One of the big discussions in politics is about our long-term energy policy and how our economic, social and environmental future should align with our values as a country. We hear a lot about net neutrality and transitioning to a carbon-neutral economy. I believe we’ll see more on the policy front as we head into the next federal election in 2022.
While I believe Australia needs the political will to back a carbon-neutral transition, my focus here isn’t politics but how ordinary investors can look beyond the rhetoric and incorporate these concepts into investment themes.
Nine out of 10 investors want their investments to align with their values, according to a survey published by Swiss investment bank UBS. I like to refer to this as a movement towards purpose-driven investing.
UBS conducted the survey in May this year among 3800 investors aged 25 or older with at least $1 million in investable assets split across 15 global markets. Researchers compared the findings with those from a study conducted in May 2020 with a similar sample.
Seventy-nine per cent of respondents in the new survey said the pandemic had prompted them to reassess what was important. Half planned to increase their charitable giving. Nearly 60% reported they were more interested in sustainable investing than they were before the outbreak.
Reason behind decisions
There are many loose terms such as ethical, sustainable and socially responsible investing and for some the definitions are still being formed. But what’s clear is that many investors are now starting to consider the “why” behind their business, career and investment decisions.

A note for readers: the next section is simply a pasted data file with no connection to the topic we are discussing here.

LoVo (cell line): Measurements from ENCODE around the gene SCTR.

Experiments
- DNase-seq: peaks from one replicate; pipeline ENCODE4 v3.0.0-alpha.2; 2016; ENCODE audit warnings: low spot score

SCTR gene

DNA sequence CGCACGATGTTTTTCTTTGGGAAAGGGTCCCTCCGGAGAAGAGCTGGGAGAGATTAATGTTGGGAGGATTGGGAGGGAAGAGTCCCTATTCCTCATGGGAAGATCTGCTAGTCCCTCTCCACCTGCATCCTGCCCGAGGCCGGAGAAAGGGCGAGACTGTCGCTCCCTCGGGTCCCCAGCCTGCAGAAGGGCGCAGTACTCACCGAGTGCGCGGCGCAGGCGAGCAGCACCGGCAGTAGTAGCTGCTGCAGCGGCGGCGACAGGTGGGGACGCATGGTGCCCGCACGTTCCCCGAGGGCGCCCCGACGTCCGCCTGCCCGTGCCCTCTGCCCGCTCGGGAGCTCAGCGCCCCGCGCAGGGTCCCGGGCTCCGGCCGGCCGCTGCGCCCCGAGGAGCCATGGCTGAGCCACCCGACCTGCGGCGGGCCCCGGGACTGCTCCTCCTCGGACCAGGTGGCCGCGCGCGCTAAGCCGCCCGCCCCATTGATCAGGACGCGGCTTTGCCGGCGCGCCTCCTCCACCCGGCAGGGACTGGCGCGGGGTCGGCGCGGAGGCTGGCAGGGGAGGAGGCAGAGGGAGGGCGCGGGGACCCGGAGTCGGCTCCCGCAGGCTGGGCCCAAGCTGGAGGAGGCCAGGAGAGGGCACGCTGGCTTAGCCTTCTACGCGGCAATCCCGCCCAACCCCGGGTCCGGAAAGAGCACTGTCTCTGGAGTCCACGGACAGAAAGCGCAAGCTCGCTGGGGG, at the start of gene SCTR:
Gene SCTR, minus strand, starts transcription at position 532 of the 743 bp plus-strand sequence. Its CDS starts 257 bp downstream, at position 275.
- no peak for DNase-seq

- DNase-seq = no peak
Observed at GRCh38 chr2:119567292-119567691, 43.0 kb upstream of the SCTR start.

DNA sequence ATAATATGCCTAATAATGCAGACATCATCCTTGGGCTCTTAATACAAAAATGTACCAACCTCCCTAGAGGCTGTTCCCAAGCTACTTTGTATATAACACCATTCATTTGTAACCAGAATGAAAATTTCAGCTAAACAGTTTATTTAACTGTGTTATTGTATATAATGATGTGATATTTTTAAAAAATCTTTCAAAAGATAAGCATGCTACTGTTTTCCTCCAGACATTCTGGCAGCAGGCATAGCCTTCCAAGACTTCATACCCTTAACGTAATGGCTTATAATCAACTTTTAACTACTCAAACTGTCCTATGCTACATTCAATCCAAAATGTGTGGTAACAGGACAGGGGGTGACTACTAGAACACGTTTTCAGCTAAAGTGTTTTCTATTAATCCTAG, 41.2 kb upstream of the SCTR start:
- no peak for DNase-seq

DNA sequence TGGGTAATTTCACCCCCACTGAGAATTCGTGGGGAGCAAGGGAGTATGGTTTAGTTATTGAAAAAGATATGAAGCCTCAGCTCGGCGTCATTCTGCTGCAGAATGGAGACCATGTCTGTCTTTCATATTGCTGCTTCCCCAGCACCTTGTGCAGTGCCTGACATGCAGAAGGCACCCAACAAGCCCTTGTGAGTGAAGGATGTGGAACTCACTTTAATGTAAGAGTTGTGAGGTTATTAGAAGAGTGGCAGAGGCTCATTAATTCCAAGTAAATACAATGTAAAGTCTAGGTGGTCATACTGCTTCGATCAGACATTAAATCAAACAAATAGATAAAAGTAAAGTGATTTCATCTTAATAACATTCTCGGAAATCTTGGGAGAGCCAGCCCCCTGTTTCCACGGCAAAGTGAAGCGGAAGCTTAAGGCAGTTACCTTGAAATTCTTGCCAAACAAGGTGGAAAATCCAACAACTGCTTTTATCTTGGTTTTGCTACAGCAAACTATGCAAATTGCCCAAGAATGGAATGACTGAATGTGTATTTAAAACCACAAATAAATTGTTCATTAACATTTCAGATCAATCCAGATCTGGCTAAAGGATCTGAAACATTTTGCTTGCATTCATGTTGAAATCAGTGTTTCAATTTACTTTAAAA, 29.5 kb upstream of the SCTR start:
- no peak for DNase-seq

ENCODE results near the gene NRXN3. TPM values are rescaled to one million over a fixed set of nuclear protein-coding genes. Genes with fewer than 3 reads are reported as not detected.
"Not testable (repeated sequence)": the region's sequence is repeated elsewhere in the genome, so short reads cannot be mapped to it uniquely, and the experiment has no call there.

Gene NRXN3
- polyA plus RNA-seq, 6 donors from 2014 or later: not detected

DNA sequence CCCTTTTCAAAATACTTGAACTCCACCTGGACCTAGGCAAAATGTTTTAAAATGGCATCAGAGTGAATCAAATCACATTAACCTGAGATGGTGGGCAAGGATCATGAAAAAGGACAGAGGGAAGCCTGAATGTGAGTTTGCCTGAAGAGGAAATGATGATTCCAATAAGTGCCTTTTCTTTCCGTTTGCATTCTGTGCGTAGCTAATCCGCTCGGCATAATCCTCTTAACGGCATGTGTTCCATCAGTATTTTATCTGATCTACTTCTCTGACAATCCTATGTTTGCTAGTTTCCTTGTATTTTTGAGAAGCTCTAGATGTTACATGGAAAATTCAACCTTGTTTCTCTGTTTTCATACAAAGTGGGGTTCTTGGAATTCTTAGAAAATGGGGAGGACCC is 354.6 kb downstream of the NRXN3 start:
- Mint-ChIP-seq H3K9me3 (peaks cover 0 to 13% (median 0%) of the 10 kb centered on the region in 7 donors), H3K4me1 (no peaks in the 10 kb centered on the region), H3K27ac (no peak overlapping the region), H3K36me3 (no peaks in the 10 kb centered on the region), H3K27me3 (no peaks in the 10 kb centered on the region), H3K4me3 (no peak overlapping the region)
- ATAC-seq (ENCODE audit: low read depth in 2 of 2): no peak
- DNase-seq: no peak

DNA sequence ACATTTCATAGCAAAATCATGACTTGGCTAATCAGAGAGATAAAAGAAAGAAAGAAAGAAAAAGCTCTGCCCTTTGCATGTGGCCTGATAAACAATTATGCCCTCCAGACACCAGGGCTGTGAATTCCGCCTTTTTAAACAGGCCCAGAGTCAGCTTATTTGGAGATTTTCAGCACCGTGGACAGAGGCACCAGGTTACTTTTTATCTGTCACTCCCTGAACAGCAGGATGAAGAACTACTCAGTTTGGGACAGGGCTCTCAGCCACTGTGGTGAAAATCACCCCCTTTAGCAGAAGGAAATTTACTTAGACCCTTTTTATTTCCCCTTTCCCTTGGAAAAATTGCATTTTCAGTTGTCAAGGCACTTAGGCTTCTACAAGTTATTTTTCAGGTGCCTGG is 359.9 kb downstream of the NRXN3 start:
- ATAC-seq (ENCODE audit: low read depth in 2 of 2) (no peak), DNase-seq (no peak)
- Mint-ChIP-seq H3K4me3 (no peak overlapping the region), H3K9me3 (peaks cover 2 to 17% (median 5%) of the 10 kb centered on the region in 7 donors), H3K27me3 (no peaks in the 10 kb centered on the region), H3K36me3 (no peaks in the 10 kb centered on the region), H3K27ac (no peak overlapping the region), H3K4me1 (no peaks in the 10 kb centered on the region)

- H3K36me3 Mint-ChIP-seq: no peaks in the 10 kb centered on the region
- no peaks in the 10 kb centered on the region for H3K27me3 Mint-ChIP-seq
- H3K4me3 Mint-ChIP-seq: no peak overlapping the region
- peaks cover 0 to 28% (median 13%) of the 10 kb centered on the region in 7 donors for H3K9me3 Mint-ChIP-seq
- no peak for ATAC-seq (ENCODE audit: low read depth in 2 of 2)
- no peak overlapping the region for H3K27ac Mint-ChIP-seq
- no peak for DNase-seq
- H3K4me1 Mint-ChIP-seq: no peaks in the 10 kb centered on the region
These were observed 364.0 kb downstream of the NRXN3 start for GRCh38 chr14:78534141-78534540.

Recently I learned that two amazing businesses — Rolex and Bose — are somewhat social enterprises in that their ownership and profits are paid back into the community. Rolex is owned by the Hans Wilsdorf Foundation.
In 2015, the foundation saved the Servette FC, Geneva’s football club, from bankruptcy. It financed and managed the design and execution of a spectacular bridge on Geneva’s Arve river, and had it named the Hans Wilsdorf bridge.
In 2017, it offered 90% of the funds needed for Geneva’s applied arts school, HEAD, to acquire a large, new in-town campus. One of the latest actions was to buy a famous downtown Geneva building that was scheduled to be torn down. It harboured a cinema theatre that had been deemed unsalvageable.
The majority owner of Bose Corporation (known for making high-end audio products) is the Massachusetts Institute of Technology (MIT). MIT receives cash dividends through the non-voting shares donated by Amar Bose, the corporation’s founder, in 2011.
According to the company’s annual report, in the 2019 financial year Bose Corporation received revenue of $US4 billion ($5.4 billion) and employed more than 9000 people.
Profits from both Rolex and Bose are used to help society overall, as opposed to making CEOs and institutional investors richer.
My personal business, career and investment goals are driven by my desire to support and provide for my young family. Taking this further, it’s not even the returns or the money that matter. It’s the confidence that my family can have knowing that hard work, strategic thinking and resilience are all important in building confidence and living a happy life. That’s the ultimate goal.
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